I've passed this old ship for years, always curious about it and wanting to shoot photographs of it. Different reasons why I couldn't shoot always came up and the years went by. Today it was the foggiest I've seen it around here in some time, I had the camera with me and drove past the Chacon. I turned around and went back.
The fog made for a spooky setting. You thought you could feel the ghost of fisherman past. There's a marker on the boat, but it's way up and I figured I go online and find out more about her when I got home.
She was built in Seattle in 1912. The Chacon, a 100 ton wooden boat was owned by Thillman Wallace of Chugiak, and has been sitting along the Old Glenn Highway since 1984. Wallace first spotted the grounded vessel while on a fishing trip out of Homer. An adventurer at heart, Wallace fell in love with the old fishing boat that was half tipped over and grounded on a beach. He paid the owner $5,000, and rescued it with the intention of restoring it for a trip around the world.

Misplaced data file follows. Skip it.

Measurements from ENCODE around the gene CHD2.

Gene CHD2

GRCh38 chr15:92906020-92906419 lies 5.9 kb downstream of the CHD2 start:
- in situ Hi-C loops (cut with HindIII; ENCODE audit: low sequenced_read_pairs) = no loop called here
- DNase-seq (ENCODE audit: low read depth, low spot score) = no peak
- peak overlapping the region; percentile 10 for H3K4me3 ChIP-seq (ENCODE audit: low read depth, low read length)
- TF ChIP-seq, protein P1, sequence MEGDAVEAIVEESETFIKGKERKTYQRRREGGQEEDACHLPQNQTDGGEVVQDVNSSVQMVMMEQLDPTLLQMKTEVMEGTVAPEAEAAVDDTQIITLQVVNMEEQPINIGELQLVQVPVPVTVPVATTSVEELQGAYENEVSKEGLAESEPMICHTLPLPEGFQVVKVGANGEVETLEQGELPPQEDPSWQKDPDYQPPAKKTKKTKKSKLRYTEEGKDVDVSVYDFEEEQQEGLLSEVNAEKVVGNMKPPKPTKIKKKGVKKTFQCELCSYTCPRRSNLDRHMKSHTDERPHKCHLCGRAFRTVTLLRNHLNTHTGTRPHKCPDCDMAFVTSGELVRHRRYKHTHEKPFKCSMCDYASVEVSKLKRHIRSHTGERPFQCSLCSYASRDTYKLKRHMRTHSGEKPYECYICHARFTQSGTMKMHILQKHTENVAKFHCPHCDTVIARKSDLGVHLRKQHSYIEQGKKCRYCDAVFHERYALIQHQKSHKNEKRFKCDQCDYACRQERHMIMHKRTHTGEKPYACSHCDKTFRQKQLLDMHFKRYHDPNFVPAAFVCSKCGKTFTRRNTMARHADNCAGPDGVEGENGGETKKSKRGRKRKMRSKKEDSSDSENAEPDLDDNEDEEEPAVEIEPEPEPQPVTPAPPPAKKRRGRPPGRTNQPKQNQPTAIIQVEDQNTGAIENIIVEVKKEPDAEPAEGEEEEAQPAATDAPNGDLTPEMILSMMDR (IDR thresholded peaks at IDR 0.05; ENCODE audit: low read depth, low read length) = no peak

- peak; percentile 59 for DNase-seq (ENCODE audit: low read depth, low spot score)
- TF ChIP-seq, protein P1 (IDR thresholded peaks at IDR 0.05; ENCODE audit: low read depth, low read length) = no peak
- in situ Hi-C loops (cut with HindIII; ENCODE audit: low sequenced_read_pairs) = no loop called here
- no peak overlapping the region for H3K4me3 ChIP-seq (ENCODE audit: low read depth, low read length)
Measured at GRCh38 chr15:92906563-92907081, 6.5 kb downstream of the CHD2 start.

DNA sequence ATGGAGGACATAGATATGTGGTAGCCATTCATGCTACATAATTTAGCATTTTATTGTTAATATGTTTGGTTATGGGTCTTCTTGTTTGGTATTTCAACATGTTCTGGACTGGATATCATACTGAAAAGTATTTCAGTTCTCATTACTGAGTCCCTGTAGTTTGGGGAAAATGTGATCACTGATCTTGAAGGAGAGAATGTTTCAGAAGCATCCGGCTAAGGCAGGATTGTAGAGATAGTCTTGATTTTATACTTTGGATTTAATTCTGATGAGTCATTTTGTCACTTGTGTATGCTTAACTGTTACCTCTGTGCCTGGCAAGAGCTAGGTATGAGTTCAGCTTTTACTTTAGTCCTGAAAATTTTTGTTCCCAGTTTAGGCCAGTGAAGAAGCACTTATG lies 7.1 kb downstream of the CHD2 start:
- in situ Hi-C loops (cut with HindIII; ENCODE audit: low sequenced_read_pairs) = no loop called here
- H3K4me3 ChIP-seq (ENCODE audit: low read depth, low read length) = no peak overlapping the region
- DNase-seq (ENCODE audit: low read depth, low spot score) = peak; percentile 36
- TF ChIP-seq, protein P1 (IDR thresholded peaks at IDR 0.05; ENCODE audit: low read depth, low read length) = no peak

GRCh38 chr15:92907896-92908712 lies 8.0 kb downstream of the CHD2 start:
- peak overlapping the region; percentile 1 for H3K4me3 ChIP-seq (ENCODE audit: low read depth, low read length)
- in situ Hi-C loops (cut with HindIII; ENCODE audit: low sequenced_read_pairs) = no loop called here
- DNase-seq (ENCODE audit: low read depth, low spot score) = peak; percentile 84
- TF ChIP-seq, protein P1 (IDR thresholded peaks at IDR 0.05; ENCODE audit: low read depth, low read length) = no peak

But the project was much more extensive than Wallace expected. At 82 feet long, 18 feet wide, and 100 tons, the old ship turned out to be what Thillman called “having an elephant by the tail”. To get the old boat from the beach in Homer to the Port of Anchorage required a ship surveyor, multiple patches, floating it loose at the highest tide of the year, and a crew of helpers. Then, Wallace had to pay a building mover $15,000 to truck the boat along the Glenn Highway to its present resting place.
After Wallace died last year, members of the community and the Chugiak Volunteer Fire & Rescue Center came together to clear away the moss and growth on the Chacon, and placed a plaque on it in memorial. She has been moved a short distance to her own spot that was donated to the Chugiak Volunteer Fire & Rescue Center.
Time has taken its toll on the Chacon, but a Go Fund Me page has been set up to care take her and to do some restoration. If you'd like to read more about what going on with her, read her Go Fund Me page or check out these stories from the Alaska Star;